Tigers evolve with the changing college game
By Luke JohnsonPosted Feb 20, 2013
For two full seasons now, the iconic ping associated with college baseball has been replaced by a duller and less melodic thwack.
But LSU, the champion of the live bat era, has adapted well.
After dominating the college baseball landscape with feats of strength for almost two decades, LSU Baseball underwent a paradigm shift and is now built on a foundation of speed, dominant pitching, and opportunistic hitting.
Former LSU All-American Blake Dean has been a part of both eras. His 56 career home runs rank fourth all-time at LSU, and he now serves as a graduate assistant on the coaching staff.
“People ask me about both teams and I don’t even think they can compare,” Dean said. “The teams I played on, guys were a lot bigger, hit more home runs, and the bats had a lot more juice in them. Now guys are smaller and quicker than us. It’s completely different.”
LSU Coach Paul Mainieri says it’s not a novel concept, that he’s always attempted equilibrium but an NCAA rule change altered his philosophy.
“It’s not like this is new to me,” Mainieri said. “I’ve always wanted to have a balanced team – some players that could really run and some players that could really hit. If you had a player that could run and hit, you had yourself a real find.”
Before the 2011 season, the NCAA imposed a rule diminishing the impact of aluminum bats on the college game. The new bats would perform more like wooden bats, which in turn would limit the number of home runs hit by collegiate batters.
Former LSU third baseman Brandon Larson’s single-season LSU record 40 home runs will likely never be approached. The famed Gorilla Ball era of Skip Bertman, one that churned out an NCAA single-season record 188 home runs in 1997, met its maker in a pile of paperwork and official signatures.
“You’re not going to wait until the eighth inning to pop a home run anymore like we used to do,” Dean said. “Your overall goal is to hit the ball on the ground and work from there.”
The rule change may have killed one of the more fun aspects of the game, but it didn’t kill the game itself.
Under Mainieri, these Tigers are circling the bases swiftly. Instead of finding the left field bleachers, balls are finding the left field gaps or are triangulated deftly between the pitcher, catcher, and third baseman to sacrifice an out for a runner in scoring position.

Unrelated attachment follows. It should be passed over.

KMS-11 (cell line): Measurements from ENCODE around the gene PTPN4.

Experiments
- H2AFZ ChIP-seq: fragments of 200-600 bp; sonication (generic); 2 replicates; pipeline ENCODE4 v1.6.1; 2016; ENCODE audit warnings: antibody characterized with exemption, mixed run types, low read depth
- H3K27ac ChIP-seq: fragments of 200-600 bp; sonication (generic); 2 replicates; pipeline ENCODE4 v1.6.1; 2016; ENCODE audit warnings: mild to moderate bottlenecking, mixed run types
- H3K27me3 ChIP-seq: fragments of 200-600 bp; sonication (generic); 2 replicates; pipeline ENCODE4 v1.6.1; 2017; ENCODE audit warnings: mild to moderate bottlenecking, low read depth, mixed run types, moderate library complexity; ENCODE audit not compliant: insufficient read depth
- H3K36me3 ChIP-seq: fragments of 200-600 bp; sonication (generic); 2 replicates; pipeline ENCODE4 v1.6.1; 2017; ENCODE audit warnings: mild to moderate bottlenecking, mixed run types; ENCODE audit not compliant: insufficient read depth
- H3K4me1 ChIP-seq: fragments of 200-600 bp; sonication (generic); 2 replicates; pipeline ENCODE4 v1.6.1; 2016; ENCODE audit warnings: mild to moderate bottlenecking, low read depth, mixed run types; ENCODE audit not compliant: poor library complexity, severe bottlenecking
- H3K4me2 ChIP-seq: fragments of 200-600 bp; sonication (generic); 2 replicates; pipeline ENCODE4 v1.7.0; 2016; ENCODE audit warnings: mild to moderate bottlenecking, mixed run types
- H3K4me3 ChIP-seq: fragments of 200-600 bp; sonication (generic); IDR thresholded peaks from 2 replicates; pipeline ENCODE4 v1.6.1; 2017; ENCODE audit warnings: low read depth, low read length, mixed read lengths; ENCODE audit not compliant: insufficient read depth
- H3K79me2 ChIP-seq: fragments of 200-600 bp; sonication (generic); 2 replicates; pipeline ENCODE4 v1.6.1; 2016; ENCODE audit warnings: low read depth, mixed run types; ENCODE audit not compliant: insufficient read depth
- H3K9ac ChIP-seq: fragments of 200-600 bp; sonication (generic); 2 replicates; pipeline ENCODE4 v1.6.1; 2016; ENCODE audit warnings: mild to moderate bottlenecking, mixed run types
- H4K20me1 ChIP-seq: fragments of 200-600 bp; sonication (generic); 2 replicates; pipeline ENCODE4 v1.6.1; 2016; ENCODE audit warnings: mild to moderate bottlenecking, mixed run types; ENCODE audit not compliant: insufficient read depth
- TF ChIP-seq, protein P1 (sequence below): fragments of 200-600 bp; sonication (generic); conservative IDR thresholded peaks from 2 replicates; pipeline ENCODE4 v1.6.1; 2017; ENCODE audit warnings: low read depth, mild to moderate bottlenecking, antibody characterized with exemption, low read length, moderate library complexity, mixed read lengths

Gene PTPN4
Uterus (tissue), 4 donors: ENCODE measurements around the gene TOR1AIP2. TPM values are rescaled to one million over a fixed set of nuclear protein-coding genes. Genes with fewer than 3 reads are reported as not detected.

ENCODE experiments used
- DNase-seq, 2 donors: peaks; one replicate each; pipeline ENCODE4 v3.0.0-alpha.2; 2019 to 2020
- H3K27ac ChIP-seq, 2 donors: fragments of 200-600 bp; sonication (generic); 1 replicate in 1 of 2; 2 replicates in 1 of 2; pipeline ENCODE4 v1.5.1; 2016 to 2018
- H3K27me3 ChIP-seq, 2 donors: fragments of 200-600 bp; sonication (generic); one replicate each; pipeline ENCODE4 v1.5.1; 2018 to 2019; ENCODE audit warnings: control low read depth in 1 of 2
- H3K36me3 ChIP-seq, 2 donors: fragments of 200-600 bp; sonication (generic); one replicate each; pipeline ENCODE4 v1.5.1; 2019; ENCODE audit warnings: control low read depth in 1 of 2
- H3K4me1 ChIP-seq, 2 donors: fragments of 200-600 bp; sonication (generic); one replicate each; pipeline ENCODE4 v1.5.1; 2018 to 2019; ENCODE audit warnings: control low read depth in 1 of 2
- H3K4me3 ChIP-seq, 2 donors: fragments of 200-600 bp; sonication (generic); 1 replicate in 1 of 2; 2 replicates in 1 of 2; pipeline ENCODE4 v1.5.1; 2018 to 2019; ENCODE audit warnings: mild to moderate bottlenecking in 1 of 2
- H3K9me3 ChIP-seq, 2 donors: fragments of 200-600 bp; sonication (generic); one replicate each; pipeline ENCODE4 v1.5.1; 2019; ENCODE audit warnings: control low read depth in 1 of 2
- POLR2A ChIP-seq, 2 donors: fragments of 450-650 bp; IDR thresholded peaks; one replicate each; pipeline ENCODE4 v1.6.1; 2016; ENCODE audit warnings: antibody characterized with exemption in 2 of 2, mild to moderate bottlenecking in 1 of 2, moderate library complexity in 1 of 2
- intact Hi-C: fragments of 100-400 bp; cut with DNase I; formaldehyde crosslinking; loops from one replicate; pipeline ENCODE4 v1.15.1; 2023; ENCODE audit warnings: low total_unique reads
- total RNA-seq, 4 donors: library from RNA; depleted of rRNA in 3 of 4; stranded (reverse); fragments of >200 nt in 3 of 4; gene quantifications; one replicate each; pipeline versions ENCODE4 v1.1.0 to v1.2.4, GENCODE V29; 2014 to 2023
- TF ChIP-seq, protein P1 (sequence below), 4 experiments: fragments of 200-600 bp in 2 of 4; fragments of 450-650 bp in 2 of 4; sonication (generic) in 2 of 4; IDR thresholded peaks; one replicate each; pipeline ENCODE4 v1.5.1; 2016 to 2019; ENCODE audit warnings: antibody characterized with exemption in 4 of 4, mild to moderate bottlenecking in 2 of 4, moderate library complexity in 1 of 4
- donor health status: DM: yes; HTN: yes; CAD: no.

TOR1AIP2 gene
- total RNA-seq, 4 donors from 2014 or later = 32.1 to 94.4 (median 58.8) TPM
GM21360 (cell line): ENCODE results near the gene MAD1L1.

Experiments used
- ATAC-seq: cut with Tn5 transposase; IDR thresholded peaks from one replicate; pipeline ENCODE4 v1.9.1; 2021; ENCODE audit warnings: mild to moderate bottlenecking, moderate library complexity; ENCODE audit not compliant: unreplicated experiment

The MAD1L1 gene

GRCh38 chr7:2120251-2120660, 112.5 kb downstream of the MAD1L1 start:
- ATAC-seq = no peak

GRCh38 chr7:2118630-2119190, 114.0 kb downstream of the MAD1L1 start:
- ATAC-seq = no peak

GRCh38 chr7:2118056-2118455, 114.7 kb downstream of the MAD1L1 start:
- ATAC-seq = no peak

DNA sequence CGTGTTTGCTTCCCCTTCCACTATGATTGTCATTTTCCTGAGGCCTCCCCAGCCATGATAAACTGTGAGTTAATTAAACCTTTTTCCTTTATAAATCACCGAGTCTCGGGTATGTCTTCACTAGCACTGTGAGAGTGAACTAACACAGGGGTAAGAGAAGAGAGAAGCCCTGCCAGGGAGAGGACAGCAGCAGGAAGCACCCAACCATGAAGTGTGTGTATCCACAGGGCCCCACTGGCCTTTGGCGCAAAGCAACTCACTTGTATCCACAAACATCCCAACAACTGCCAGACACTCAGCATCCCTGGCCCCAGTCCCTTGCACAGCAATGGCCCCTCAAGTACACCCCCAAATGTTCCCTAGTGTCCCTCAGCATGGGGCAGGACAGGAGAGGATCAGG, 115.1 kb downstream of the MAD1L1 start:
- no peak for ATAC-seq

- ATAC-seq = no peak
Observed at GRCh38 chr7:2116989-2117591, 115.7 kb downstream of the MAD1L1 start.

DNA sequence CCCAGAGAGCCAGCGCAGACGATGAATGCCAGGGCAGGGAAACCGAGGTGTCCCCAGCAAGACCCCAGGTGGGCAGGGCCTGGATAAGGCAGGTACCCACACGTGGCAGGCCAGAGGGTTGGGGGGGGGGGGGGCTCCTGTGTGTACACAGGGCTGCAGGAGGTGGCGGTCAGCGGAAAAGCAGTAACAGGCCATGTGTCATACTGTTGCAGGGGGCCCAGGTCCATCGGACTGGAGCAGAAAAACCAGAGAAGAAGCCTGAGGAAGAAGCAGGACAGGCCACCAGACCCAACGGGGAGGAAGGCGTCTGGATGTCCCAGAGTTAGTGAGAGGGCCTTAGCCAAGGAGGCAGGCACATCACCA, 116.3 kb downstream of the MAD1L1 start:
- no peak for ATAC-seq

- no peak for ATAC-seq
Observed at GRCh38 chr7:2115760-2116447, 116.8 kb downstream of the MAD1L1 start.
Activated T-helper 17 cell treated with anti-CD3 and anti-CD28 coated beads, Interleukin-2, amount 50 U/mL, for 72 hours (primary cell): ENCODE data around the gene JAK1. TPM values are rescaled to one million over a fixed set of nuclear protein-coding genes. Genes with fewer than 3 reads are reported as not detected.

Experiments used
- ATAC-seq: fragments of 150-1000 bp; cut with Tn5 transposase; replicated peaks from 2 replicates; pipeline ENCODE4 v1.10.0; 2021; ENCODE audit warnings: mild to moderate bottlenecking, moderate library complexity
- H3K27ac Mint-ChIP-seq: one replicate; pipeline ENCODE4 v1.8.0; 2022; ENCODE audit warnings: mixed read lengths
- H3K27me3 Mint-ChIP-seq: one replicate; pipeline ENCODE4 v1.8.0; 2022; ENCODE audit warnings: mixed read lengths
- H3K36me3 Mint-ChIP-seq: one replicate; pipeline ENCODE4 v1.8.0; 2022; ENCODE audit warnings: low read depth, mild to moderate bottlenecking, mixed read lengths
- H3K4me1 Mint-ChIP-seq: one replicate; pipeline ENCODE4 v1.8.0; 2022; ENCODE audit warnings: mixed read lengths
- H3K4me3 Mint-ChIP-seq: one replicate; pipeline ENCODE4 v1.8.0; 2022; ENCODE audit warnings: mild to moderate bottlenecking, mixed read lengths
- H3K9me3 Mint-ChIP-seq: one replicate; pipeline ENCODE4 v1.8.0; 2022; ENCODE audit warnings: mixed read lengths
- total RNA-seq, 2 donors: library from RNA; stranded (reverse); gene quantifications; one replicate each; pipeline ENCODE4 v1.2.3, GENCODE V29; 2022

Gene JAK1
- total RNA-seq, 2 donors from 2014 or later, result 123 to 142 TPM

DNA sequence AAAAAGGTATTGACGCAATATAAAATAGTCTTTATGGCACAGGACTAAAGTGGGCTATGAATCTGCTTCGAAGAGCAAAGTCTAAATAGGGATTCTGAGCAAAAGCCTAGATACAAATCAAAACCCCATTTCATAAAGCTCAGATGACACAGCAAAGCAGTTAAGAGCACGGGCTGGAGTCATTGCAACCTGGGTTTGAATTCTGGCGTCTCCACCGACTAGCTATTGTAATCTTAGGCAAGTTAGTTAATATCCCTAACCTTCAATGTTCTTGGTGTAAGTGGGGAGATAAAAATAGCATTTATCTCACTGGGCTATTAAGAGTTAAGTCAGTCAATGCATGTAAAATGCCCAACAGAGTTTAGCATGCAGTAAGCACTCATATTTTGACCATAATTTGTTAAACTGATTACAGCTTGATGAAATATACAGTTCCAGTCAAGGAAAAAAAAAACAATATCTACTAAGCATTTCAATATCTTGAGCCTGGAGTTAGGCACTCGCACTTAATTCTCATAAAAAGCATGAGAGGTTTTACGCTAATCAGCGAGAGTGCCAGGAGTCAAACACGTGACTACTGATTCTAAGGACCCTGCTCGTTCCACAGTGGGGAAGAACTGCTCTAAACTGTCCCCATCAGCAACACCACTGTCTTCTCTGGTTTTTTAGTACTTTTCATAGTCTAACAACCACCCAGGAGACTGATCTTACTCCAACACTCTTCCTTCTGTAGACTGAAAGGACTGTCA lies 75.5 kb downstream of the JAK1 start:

Did Mainieri’s recruiting strategy change after the new rules were implemented? “No question,” he said.
Call it guerilla ball. And once again, LSU looks to be at the leading edge.
The Tigers hit 42 home runs last season – 36 fewer than their team total in 2010, the last season under the old bat standards, and the third-lowest team total since their first championship season in 1991.
But LSU led the Southeastern Conference in the most important category last season: runs scored.
While plating an SEC-best 397 runs in 2012, the Tigers were also tied for the conference lead with a .980 fielding percentage, committing the fewest errors in the league, and posted the fifth-best team ERA.
The results? LSU’s 15th SEC title in a season that ended one game shy of the College World Series.
As LSU starts its third season with the new bats, Mainieri’s lineup is stocked with gap hitters rather than mashers. More importantly, those hitters are capable in the field behind the Tigers’ deep pitching staff.
“If you don’t make a change and do something else, then LSU would’ve sank,” Dean said. “You can’t just keep doing the same thing you did in the past; it’s not going to work for you. Certainly [Mainieri] had to go a different route, and he obviously has.”
Power was at a premium for LSU recruits in the bygone live bat era, but that’s less of a concern today.
Now when Mainieri recruits, he’s looking for balance. How many things can one player do well?
While LSU’s recent haul included a trio of speedy outfielders, he’s not simply looking for track athletes. Mainieri pointed out junior third baseman Christian Ibarra as an example.
“Christian Ibarra is not a great runner, but he’s a super defensive player and he’s a pretty good line drive hitter with a little pop as well,” Mainieri said. “So you can’t say you’re not going to recruit anybody unless they run like the wind, but having guys who can run allows you to scratch runs across when you’re in a low scoring game and you’re up against a great pitcher.”
Mainieri said his recruiting philosophy has been an adaptive one.
“The Air Force Academy was a hitting environment, so I had sluggers there, but when I was at St. Thomas or Notre Dame it was a lot like it plays now,” Mainieri said.
“When I was at Notre Dame, it was cold most of the season and you had the north wind blowing in off Lake Michigan, so you couldn’t ever live and die by the home run there. We had a big ball park.
“We dominated on the mound, we played defense, we scratched runs across and occasionally popped the big home run. It was kind of the same formula here.”
Powerful sluggers like Eddie Furniss and Brad Cresse were the Gorilla Ball era gold standards, but players like senior outfielder Raph Rhymes represent the prototype of the new era.
Rhymes went on a much-ballyhooed chase for a .500 batting average last season, maintaining pace all the way until May of last season. It was the way Rhymes did it that stood out.
Rather than overpowering pitchers, Rhymes used every part of the field and found his way around them. While capable of hitting the long ball, only four of his 100 hits last season left the ball park.
“You still have guys like Mason [Katz] and guys around the SEC that can hit them out, but the majority of the guys have had to evolve,” Rhymes said. “Maybe from home run hitters to line drive hitters.”
“It definitely took some getting used to. Those other bats had so much pop, and they’ve slowed these down a little bit. You had to evolve.”